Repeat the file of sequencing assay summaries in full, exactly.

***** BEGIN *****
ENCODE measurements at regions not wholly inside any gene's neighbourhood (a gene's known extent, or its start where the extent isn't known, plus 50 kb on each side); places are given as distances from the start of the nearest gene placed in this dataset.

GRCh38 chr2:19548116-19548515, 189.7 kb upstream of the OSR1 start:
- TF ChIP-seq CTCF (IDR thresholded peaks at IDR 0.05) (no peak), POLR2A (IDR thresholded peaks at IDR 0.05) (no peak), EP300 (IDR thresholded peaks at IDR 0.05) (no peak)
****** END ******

ENCODE measurements at regions not wholly inside any gene's neighbourhood (a gene's known extent, or its start where the extent isn't known, plus 50 kb on each side); places are given as distances from the start of the nearest gene placed in this dataset.

GRCh38 chr2:19548116-19548515, 189.7 kb upstream of the OSR1 start:
- TF ChIP-seq CTCF (IDR thresholded peaks at IDR 0.05) (no peak), POLR2A (IDR thresholded peaks at IDR 0.05) (no peak), EP300 (IDR thresholded peaks at IDR 0.05) (no peak)